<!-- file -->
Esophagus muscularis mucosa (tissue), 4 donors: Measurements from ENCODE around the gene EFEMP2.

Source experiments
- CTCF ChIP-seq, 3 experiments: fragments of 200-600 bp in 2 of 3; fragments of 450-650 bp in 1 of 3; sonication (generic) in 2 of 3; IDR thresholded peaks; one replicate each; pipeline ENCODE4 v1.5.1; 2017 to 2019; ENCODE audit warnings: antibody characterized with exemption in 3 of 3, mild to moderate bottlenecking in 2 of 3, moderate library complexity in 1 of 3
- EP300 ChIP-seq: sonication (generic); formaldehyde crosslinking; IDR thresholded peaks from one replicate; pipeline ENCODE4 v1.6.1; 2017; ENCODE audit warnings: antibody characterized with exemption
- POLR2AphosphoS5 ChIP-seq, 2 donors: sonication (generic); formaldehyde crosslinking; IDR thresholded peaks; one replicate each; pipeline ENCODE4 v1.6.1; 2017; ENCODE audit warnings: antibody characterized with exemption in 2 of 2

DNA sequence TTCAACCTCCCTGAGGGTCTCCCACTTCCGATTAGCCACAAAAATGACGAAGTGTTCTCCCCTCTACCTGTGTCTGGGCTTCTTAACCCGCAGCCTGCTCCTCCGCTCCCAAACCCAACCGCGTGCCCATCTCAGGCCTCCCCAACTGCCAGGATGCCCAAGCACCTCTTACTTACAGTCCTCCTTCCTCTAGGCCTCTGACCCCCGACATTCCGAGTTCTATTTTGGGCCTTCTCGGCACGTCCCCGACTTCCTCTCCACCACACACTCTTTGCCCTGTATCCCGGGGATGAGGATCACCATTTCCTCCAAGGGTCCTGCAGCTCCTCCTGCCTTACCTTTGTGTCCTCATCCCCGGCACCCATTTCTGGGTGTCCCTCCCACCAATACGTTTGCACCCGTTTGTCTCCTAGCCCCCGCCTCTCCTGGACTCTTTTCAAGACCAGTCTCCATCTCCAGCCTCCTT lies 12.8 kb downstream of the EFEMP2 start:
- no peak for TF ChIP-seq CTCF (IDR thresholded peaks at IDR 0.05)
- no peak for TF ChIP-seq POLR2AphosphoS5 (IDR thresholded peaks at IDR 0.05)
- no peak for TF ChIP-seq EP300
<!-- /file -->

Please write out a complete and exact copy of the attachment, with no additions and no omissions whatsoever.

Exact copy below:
Esophagus muscularis mucosa (tissue), 4 donors: Measurements from ENCODE around the gene EFEMP2.

Source experiments
- CTCF ChIP-seq, 3 experiments: fragments of 200-600 bp in 2 of 3; fragments of 450-650 bp in 1 of 3; sonication (generic) in 2 of 3; IDR thresholded peaks; one replicate each; pipeline ENCODE4 v1.5.1; 2017 to 2019; ENCODE audit warnings: antibody characterized with exemption in 3 of 3, mild to moderate bottlenecking in 2 of 3, moderate library complexity in 1 of 3
- EP300 ChIP-seq: sonication (generic); formaldehyde crosslinking; IDR thresholded peaks from one replicate; pipeline ENCODE4 v1.6.1; 2017; ENCODE audit warnings: antibody characterized with exemption
- POLR2AphosphoS5 ChIP-seq, 2 donors: sonication (generic); formaldehyde crosslinking; IDR thresholded peaks; one replicate each; pipeline ENCODE4 v1.6.1; 2017; ENCODE audit warnings: antibody characterized with exemption in 2 of 2

DNA sequence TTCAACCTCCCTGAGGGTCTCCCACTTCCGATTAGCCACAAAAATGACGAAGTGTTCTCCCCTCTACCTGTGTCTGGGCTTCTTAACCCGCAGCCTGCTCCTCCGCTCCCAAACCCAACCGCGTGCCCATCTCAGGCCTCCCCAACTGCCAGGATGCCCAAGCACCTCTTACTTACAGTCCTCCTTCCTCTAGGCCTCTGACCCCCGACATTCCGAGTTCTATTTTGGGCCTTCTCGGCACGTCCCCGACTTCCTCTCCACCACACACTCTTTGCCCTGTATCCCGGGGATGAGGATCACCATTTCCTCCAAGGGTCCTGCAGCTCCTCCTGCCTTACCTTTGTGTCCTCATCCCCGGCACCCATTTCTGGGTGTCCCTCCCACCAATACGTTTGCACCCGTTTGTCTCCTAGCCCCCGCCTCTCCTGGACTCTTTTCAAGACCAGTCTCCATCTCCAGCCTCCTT lies 12.8 kb downstream of the EFEMP2 start:
- no peak for TF ChIP-seq CTCF (IDR thresholded peaks at IDR 0.05)
- no peak for TF ChIP-seq POLR2AphosphoS5 (IDR thresholded peaks at IDR 0.05)
- no peak for TF ChIP-seq EP300